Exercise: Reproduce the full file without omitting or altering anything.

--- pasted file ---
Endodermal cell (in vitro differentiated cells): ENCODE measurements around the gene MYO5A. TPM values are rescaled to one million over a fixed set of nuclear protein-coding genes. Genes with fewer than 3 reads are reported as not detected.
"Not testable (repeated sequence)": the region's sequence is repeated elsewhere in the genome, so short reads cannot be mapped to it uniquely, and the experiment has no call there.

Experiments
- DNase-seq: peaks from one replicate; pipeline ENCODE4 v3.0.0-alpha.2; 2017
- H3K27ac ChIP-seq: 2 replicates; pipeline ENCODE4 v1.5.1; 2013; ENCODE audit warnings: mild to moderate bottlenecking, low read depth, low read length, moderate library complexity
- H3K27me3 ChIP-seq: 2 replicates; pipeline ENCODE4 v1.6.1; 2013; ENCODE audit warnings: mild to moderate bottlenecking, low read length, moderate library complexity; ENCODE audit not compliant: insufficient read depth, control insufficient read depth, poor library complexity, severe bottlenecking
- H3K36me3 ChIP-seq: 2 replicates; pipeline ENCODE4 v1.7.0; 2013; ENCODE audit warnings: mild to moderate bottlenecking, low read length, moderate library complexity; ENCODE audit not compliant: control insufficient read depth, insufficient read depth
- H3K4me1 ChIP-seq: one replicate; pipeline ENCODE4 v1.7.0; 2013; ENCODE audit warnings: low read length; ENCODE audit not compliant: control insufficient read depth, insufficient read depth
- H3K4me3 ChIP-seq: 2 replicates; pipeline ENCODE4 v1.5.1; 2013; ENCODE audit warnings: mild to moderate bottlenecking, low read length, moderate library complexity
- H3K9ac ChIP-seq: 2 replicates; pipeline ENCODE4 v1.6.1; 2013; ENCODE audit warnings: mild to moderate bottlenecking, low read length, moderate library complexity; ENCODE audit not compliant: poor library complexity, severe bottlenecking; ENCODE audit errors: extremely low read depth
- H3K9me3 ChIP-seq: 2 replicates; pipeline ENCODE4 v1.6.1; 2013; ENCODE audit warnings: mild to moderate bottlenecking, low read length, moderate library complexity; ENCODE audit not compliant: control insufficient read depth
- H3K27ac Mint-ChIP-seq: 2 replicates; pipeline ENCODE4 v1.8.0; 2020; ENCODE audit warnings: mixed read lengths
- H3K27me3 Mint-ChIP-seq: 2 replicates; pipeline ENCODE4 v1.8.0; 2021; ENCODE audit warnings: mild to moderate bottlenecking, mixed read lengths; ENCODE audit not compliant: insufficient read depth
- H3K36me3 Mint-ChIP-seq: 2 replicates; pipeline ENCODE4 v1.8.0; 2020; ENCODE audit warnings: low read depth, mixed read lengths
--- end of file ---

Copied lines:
Endodermal cell (in vitro differentiated cells): ENCODE measurements around the gene MYO5A. TPM values are rescaled to one million over a fixed set of nuclear protein-coding genes. Genes with fewer than 3 reads are reported as not detected.
"Not testable (repeated sequence)": the region's sequence is repeated elsewhere in the genome, so short reads cannot be mapped to it uniquely, and the experiment has no call there.

Experiments
- DNase-seq: peaks from one replicate; pipeline ENCODE4 v3.0.0-alpha.2; 2017
- H3K27ac ChIP-seq: 2 replicates; pipeline ENCODE4 v1.5.1; 2013; ENCODE audit warnings: mild to moderate bottlenecking, low read depth, low read length, moderate library complexity
- H3K27me3 ChIP-seq: 2 replicates; pipeline ENCODE4 v1.6.1; 2013; ENCODE audit warnings: mild to moderate bottlenecking, low read length, moderate library complexity; ENCODE audit not compliant: insufficient read depth, control insufficient read depth, poor library complexity, severe bottlenecking
- H3K36me3 ChIP-seq: 2 replicates; pipeline ENCODE4 v1.7.0; 2013; ENCODE audit warnings: mild to moderate bottlenecking, low read length, moderate library complexity; ENCODE audit not compliant: control insufficient read depth, insufficient read depth
- H3K4me1 ChIP-seq: one replicate; pipeline ENCODE4 v1.7.0; 2013; ENCODE audit warnings: low read length; ENCODE audit not compliant: control insufficient read depth, insufficient read depth
- H3K4me3 ChIP-seq: 2 replicates; pipeline ENCODE4 v1.5.1; 2013; ENCODE audit warnings: mild to moderate bottlenecking, low read length, moderate library complexity
- H3K9ac ChIP-seq: 2 replicates; pipeline ENCODE4 v1.6.1; 2013; ENCODE audit warnings: mild to moderate bottlenecking, low read length, moderate library complexity; ENCODE audit not compliant: poor library complexity, severe bottlenecking; ENCODE audit errors: extremely low read depth
- H3K9me3 ChIP-seq: 2 replicates; pipeline ENCODE4 v1.6.1; 2013; ENCODE audit warnings: mild to moderate bottlenecking, low read length, moderate library complexity; ENCODE audit not compliant: control insufficient read depth
- H3K27ac Mint-ChIP-seq: 2 replicates; pipeline ENCODE4 v1.8.0; 2020; ENCODE audit warnings: mixed read lengths
- H3K27me3 Mint-ChIP-seq: 2 replicates; pipeline ENCODE4 v1.8.0; 2021; ENCODE audit warnings: mild to moderate bottlenecking, mixed read lengths; ENCODE audit not compliant: insufficient read depth
- H3K36me3 Mint-ChIP-seq: 2 replicates; pipeline ENCODE4 v1.8.0; 2020; ENCODE audit warnings: low read depth, mixed read lengths